I recently sat down with Miska Katkoff and Sophie Vo to talk about a book that I really enjoyed and often recommend called The Five Dysfunctions of a Team, by Patrick M. Lencioni. It’s a management fable about a team’s struggles to work as a team, and how they used Lencioni’s five behaviors model to become an exceptional and effective team.
Here is the pyramid of the Five Dysfunctions of a Team. You start from trust, since none of the above will happen if you don’t eliminate dysfunctions that create the lack of trust, lack of conflict, etc.
With Sophie and Miska, we wanted to relate the message of the book to how to run games companies. Here are some highlights from our discussion.
Investors invest in teams, so why don’t studios invest in teams?
Miska brought up an interesting angle. The early-stage VCs always bet their money on teams, and they view that as the only guarantee that something would come out of the company.
Sophie talked about flywheel of investing in teams. That could look something like this: you harness a growth mindset in the team, then you continually build trust and facilitate healthy conflict, which then leads to more commitment to tasks, even hard ones, with the needed peer-to-peer accountability. All this leads to results. And the flywheel keeps on turning, the growth mindsets, questions your existing beliefs, and you want to seek new information, you continue building trust. And the flywheel keeps on turning.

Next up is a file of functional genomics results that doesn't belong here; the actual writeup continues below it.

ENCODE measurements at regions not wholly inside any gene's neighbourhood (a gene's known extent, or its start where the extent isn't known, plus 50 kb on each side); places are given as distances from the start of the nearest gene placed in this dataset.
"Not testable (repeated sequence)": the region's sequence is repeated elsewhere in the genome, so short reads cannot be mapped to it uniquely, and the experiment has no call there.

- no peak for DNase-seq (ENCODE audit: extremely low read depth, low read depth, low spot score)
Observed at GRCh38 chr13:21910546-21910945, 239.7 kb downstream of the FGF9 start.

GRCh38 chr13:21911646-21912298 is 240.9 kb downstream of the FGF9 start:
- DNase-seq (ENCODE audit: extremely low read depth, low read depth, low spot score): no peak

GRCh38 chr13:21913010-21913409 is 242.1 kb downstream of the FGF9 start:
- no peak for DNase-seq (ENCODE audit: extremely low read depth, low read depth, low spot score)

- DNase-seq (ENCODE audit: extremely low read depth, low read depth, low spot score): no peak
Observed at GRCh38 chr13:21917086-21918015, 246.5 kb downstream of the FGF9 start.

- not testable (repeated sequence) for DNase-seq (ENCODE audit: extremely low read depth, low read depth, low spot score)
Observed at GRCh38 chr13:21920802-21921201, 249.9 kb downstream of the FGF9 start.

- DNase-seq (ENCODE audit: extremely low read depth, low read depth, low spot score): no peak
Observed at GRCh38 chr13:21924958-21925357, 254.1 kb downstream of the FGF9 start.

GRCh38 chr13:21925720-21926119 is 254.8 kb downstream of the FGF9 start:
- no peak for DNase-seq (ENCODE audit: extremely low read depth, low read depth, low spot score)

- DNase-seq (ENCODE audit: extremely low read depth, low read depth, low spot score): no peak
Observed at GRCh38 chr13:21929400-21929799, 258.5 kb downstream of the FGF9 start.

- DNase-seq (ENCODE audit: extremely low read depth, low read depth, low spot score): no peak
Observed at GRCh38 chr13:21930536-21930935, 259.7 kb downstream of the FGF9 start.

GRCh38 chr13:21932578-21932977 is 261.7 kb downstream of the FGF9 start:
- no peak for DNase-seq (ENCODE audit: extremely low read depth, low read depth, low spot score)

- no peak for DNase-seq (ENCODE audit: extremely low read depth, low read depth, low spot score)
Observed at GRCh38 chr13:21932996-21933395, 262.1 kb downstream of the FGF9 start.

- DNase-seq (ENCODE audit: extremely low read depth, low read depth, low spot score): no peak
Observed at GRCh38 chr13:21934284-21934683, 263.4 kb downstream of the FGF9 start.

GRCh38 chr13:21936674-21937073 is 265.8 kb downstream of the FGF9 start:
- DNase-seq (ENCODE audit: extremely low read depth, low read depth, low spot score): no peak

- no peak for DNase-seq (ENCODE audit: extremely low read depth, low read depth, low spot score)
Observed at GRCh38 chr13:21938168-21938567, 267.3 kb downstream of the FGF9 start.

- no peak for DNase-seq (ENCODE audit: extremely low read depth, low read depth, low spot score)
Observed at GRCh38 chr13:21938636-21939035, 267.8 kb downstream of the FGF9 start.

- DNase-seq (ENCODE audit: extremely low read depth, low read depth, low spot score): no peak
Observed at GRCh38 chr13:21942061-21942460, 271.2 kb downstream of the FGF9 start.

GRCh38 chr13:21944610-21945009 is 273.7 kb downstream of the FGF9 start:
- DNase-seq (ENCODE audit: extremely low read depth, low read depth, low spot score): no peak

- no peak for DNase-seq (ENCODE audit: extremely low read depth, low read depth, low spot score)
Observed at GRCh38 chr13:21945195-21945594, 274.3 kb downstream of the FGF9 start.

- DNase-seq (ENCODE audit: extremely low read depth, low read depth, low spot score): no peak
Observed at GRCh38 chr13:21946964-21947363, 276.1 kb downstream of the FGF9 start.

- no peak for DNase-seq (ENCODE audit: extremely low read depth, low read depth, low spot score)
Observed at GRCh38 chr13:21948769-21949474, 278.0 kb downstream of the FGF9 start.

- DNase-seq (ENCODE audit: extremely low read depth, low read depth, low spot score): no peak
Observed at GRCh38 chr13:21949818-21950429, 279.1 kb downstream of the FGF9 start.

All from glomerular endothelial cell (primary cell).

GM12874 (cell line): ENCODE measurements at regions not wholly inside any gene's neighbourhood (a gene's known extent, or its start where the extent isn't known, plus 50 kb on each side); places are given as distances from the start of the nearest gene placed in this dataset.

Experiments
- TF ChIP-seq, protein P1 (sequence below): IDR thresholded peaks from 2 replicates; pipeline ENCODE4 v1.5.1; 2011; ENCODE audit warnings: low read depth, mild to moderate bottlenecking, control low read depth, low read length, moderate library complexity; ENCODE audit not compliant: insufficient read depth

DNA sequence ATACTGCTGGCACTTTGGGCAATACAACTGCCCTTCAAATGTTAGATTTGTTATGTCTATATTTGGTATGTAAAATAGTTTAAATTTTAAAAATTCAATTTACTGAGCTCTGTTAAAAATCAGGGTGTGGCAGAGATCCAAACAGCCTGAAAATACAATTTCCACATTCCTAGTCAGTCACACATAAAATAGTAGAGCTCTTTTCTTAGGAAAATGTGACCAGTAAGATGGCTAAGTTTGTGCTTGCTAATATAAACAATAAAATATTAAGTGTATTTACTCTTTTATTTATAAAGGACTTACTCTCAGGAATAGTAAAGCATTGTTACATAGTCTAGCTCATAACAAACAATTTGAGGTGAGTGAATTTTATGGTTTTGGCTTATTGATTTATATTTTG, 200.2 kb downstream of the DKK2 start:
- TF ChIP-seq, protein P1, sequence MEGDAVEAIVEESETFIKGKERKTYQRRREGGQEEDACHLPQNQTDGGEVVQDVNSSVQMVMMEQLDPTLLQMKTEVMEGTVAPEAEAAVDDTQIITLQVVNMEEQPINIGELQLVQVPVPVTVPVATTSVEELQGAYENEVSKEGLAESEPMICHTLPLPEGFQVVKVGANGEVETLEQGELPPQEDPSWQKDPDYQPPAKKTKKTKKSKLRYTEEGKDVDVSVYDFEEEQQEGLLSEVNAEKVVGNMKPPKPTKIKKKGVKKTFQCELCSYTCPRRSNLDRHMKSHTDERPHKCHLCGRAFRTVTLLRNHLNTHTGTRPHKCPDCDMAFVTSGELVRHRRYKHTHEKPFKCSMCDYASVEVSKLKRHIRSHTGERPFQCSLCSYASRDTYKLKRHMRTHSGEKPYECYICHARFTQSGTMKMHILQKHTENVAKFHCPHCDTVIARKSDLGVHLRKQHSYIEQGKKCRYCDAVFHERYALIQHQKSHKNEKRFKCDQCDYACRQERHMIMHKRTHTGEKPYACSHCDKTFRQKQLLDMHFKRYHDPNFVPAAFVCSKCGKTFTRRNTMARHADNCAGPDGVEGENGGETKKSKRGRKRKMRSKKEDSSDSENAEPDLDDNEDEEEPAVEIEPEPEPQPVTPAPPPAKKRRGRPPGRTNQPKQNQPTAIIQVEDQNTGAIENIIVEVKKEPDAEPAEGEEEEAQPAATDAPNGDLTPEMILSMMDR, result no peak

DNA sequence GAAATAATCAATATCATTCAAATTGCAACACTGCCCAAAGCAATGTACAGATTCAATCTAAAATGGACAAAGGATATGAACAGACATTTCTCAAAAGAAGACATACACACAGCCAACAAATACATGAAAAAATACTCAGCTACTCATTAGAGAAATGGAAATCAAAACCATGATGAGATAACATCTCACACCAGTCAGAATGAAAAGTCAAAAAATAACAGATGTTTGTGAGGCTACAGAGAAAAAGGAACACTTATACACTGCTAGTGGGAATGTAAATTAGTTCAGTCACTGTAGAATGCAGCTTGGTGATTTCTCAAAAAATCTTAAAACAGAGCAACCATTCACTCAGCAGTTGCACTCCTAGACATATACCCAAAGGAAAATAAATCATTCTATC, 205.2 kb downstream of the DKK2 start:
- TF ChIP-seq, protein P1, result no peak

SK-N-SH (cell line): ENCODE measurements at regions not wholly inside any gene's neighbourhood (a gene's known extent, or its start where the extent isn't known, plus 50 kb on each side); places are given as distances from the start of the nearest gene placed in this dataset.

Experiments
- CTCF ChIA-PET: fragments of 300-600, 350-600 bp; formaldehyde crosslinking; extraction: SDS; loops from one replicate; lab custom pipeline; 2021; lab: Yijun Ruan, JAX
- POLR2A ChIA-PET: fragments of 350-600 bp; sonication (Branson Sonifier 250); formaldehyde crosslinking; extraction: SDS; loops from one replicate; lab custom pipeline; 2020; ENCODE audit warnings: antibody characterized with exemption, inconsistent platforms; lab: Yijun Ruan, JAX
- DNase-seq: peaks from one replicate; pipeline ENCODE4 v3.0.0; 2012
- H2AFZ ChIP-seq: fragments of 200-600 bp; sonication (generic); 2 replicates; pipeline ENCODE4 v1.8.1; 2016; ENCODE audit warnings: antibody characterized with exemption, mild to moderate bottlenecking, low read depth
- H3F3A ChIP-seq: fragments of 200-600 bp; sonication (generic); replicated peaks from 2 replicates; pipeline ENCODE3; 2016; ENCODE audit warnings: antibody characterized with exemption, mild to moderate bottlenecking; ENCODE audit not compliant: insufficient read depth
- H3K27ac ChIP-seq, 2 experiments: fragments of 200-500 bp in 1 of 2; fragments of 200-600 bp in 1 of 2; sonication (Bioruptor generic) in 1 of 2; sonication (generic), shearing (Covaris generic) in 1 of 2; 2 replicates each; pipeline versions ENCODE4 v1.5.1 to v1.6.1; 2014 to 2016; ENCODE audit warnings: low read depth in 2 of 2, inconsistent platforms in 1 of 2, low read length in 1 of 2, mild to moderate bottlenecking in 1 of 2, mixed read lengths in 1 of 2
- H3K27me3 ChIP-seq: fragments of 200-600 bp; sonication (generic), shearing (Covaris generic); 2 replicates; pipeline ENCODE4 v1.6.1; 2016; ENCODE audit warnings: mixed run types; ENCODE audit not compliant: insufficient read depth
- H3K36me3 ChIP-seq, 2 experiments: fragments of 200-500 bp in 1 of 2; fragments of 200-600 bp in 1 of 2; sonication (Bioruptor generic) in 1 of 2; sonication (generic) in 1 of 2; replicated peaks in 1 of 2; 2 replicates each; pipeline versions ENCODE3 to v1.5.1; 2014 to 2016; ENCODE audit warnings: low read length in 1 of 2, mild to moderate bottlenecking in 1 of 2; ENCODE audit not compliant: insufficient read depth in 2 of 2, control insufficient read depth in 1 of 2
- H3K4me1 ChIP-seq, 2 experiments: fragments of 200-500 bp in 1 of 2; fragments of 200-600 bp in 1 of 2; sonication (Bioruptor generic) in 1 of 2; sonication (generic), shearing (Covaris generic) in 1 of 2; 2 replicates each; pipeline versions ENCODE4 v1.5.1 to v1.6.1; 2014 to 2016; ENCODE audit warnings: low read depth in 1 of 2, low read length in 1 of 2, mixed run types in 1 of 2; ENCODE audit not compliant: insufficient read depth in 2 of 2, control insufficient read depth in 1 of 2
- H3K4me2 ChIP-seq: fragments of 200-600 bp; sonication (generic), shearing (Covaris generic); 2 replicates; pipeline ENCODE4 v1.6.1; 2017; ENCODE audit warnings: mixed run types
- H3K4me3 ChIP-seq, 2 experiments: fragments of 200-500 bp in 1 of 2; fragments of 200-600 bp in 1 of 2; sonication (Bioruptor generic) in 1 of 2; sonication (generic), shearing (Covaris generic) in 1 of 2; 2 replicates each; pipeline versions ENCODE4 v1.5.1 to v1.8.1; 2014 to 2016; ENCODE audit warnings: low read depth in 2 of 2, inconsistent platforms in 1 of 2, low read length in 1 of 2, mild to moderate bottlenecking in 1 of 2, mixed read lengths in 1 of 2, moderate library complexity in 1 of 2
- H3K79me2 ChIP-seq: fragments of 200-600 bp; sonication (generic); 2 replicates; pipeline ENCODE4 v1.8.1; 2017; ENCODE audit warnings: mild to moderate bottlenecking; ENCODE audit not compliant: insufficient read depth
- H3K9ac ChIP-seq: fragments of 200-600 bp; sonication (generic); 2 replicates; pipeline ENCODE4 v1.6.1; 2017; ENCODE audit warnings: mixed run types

Joakim: “[You get unhealthy conflict] if people are approaching the conflict from a place where they’re not explaining the reasoning behind their opinions. They’re sort of keeping that to themselves. So I think reasoning is always like a superpower that everybody should also develop when they’re entering healthy conflict.”
Sophie: “[Unhealthy conflict comes up when] you have people trying to be right in the discussion or proving a point, instead of focusing on the problem we’re trying to solve here as a group. I talk about healthy conflict in my team handbook, with I share in my Masterclass. There we have listed the desired ways to approach conflict.”
Milestones for the team
Sophie: “When you are not clear about your goals and individual goals will actually take priority in the collective goals.”
Miska brings up an important topic: “In Finnish studios, over communication has traditionally been very poor. Because they culturally find conversation unimportant. It’s more important to do things than to talk about things. As the organization grows, it’s very important to keep on emphasizing where we’re heading. And if you feel that you’ve said it five times, ten times, it doesn’t matter. People forget so they need to be reminded.”
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